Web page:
Higher doses of C1-INH may be necessary

* Zuraw NEJM 2010

management of hae34
Management of HAE

When using androgens titrate to lowest effective dose to control attacks – for danazol it may be possible to reduce to 200 mg every second day, and in some patients to 50 mg every second day

Use the lowest effective dose, to reduce side effects

Regular monitoring of liver enzymes

Serum lipid levels

Blood pressure


Ultrasound of the liver annually may detect early hepatic adenomas and has been recommended

Craig, Proceedings of Allergy and Asthma 2007

management of hae35
Management of HAE

Long Term - Children

Anti-fibrinolytic agents, e.g. tranexamic acid and aminocaproic acid have been used as first line prophylaxis, but the latter is poorly tolerated

Low dose danazol in selected patients

C1-inhibtor dosed by weight 20 units per kg (Berinert) is off label indication for children

For adolescents 1000 units twice a week is approved (Cinryze)

Nzeako, Arch Intern Med 2001


Short Term Prophylaxis

  • Minor Manipulations
  • If plasma-derived C1 inhibitor (pdC1INH) immediately available:
  • No prophylaxis needed
  • If pdC1INH not available:
  • Prophylaxis for five days before and two to 5 days post event
  • Danazol (avoid during fist two trimesters of pregnancy; 2.5-10 mg/kg/day, maximum 600 mg daily)
  • Stanozolol 4-6 mg/day
  • Major Procedures or Intubation
  • Plasma-derived C1 inhibitor (pdC1INH):
  • Give one to six hours before procedure* (optimum dose not yet established – see text).
  • Second dose of pdC1INH should be immediately available
  • If pdC1INH not available:
  • Danazol prophylaxis as per minor and Solvent/detergent treated plasma (SDP; if not available, then fresh frozen/frozen plasma but less safe than SDP) one to six hours before procedure*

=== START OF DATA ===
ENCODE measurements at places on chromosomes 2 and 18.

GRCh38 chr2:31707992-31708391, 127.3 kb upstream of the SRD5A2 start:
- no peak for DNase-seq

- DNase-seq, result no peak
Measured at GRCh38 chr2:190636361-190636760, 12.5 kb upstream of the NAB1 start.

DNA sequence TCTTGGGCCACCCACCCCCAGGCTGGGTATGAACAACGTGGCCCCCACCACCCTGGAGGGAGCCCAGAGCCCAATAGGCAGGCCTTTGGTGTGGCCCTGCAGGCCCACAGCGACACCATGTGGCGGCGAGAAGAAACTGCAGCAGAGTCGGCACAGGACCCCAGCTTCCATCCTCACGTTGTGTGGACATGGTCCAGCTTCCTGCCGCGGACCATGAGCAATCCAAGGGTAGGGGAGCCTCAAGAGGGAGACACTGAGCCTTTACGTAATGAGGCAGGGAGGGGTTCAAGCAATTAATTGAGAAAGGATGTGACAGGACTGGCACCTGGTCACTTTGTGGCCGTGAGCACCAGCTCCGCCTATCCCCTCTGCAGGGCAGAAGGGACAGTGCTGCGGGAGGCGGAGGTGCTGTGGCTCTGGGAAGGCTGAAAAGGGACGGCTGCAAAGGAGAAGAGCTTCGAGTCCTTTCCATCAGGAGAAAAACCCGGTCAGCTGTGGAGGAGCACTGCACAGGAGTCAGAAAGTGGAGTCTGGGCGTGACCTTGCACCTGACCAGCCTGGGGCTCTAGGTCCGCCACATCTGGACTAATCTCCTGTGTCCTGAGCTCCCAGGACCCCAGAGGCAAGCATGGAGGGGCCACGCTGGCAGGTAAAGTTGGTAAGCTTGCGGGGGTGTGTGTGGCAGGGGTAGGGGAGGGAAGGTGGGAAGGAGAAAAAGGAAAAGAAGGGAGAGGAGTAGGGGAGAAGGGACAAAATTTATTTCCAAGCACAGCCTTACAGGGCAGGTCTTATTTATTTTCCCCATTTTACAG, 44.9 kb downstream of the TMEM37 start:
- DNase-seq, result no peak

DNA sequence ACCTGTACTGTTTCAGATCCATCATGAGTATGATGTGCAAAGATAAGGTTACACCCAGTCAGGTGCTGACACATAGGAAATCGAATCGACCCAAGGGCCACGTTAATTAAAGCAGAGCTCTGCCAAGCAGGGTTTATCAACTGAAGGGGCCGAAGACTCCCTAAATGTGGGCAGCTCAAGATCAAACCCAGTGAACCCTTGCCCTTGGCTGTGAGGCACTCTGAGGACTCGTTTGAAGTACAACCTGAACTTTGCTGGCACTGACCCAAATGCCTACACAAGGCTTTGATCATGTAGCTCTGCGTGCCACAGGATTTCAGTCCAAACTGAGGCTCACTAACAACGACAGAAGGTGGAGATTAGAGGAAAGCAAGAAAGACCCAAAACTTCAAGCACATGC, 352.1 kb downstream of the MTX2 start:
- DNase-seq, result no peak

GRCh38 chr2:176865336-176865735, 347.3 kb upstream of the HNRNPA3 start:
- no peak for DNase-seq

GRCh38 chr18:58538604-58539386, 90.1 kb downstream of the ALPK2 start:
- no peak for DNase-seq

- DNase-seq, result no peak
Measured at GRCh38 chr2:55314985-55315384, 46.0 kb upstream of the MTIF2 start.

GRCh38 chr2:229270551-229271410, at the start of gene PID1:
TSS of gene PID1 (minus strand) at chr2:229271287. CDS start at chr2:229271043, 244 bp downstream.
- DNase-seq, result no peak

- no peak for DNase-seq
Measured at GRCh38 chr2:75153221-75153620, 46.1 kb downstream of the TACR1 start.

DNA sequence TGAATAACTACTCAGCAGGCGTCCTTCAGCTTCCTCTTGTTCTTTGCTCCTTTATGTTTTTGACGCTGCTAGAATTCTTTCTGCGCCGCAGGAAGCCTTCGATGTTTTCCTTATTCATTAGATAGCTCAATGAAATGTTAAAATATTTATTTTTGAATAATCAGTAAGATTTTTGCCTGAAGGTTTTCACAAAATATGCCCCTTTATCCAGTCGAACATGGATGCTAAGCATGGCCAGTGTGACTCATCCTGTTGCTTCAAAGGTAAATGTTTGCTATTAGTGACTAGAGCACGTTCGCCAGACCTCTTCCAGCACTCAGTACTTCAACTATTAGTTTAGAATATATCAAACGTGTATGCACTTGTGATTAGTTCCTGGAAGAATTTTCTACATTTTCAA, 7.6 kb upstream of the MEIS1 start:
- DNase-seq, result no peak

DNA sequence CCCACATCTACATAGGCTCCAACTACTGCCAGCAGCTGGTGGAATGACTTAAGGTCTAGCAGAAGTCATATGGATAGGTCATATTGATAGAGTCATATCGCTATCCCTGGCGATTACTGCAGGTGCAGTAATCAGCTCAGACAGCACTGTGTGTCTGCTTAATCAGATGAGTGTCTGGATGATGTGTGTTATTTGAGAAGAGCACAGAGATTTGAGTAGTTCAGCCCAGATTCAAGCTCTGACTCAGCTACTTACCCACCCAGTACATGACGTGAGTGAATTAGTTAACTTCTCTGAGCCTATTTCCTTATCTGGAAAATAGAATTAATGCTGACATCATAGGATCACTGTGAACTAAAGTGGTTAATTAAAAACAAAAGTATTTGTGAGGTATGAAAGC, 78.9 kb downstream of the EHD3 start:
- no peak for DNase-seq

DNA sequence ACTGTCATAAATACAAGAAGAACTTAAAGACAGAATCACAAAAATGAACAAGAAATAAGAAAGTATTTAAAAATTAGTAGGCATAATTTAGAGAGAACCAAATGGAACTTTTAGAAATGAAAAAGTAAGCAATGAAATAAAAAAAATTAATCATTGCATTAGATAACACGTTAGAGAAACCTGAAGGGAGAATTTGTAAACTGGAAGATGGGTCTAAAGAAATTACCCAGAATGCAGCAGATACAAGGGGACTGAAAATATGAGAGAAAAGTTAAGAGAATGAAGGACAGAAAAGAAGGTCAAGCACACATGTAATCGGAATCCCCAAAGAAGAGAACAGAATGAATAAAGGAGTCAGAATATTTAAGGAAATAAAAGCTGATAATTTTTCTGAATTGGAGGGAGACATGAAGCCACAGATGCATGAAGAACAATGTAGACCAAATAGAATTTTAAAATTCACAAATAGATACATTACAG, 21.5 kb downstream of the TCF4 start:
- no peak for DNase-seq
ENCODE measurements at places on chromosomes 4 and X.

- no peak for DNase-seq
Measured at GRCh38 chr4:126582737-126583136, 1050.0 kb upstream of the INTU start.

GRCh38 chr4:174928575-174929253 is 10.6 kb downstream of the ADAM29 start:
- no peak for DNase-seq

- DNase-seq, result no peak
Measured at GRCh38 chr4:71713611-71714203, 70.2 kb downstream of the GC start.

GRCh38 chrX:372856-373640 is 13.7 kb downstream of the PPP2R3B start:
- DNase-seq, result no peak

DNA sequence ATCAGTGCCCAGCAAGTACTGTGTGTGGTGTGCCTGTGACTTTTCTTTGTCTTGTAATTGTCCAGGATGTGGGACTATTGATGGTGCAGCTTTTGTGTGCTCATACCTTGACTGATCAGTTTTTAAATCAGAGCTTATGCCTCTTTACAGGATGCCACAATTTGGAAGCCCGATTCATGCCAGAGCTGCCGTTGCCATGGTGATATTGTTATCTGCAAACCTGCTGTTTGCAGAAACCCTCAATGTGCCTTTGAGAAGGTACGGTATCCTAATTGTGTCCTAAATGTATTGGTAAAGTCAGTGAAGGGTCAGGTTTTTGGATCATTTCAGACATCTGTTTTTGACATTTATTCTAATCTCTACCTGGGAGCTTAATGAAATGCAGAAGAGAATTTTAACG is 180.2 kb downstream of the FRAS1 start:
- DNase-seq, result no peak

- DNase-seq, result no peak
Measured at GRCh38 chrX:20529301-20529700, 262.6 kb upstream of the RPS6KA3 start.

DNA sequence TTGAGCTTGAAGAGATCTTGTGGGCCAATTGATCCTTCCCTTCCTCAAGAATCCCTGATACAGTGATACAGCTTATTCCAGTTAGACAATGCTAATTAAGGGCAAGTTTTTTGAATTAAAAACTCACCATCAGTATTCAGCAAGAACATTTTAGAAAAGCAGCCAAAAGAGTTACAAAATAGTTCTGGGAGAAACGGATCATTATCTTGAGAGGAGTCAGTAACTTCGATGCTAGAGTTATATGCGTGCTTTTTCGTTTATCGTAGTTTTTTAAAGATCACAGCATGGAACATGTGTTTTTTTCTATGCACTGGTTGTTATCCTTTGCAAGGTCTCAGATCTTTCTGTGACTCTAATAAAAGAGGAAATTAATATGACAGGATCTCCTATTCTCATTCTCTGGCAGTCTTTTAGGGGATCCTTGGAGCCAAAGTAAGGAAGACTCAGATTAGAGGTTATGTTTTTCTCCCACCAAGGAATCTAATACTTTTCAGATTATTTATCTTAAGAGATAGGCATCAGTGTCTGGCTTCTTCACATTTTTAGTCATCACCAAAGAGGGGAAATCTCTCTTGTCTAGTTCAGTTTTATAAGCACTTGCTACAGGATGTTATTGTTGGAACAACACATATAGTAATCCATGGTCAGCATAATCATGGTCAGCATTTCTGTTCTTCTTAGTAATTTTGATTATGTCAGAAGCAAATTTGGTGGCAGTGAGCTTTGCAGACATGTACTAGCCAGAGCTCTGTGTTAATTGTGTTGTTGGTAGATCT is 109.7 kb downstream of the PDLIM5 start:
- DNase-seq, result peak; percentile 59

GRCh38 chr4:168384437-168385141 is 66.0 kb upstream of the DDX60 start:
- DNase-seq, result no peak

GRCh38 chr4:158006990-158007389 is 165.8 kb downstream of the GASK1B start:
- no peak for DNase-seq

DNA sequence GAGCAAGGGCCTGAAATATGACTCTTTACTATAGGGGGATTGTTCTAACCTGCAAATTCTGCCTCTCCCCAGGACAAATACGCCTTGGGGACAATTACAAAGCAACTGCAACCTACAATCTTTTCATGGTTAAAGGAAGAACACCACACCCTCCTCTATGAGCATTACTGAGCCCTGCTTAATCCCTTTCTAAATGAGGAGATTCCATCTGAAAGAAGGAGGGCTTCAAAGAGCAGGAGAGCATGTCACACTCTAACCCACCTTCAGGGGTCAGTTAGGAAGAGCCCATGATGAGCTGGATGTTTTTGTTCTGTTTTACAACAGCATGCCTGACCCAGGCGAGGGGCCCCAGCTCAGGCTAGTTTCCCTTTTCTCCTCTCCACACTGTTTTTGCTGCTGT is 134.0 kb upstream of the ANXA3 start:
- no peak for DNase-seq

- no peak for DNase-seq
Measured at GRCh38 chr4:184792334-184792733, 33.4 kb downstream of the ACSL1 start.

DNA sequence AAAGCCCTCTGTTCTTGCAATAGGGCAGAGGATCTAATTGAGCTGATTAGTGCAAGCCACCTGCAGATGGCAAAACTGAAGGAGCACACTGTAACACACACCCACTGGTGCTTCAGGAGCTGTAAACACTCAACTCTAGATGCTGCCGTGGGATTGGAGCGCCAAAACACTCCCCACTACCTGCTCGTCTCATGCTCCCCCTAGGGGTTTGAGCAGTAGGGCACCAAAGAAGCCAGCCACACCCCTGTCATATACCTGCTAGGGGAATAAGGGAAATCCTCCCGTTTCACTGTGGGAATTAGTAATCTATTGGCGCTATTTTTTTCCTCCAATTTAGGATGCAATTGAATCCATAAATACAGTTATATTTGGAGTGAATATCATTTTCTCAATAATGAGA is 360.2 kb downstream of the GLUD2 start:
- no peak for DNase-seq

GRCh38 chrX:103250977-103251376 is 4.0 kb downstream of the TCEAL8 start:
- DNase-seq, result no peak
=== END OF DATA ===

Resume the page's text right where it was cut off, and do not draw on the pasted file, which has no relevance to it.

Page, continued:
• 10 ml/kg; 2-4 units (400-800 ml) for an adult
  • *as close to procedure as feasible

Bowen T, Brosz J, Brosz K, Herbert J, Ritchie B. Management of hereditary angioedema 2010: Canadian approach. Allergy Asthma Clinical Immunology, 2010; 6: 20

management of hae37
Management of HAE


Avoid attenuated androgens

Concentrates of C1 esterase inhibitor should be available and used to treat attacks

In severe cases chronic use of C1-INH twice a week at doses 1000 to 1500 units IV

FFP can be used with caution for attacks

Bowen T, Brosz J, Brosz K, Herbert J, Ritchie B. Management of hereditary angioedema 2010: Canadian approach. Allergy Asthma Clinical Immunology, 2010; 6: 20

future management considerations
Future Management Considerations

Newer management strategies aim to address pathogenesis more specifically

Medications are being developed to decrease adverse reactions (for example, avoiding viral contamination of blood products by using recombinant products)

Oral bradykinin antagonist is being studied

Depot subcutaneous C1-INH is being developed to eliminate need for IV infusion

Frank M. WAO Journal, 2010

Recombinant C1 inhibitor for the treatment of hereditary angioedema.

acquired c1 inhibitor deficiency
Acquired C1 Inhibitor Deficiency

Type I:Seen most commonly with B cell lymphoma or monoclonal gammopathy. Rare cases may occur with autoimmune disorders with B cell hyperreactivity

Type II:Most commonly due to IgG antibody to C1 inhibitor which prevents its ability to inactivate enzymes such as plasma kallikrein and factor Xlla. The monoclonal proteins are antibody directed to C1 inhibitor

There is an overlap in the two types, since most cases with lymphoma also have anti-C1 INH

Cicardi, Publication pending

acquired c1 inhibitor deficiency40
Acquired C1 Inhibitor Deficiency

Decreased C1q levels distinguish AAE from HAE (C1q should be normal in HAE): C1 q is low in about 70% of those with acquired C1 INH deficiency and is very helpful but not totally reliable in distinguishing between HAE and acquired forms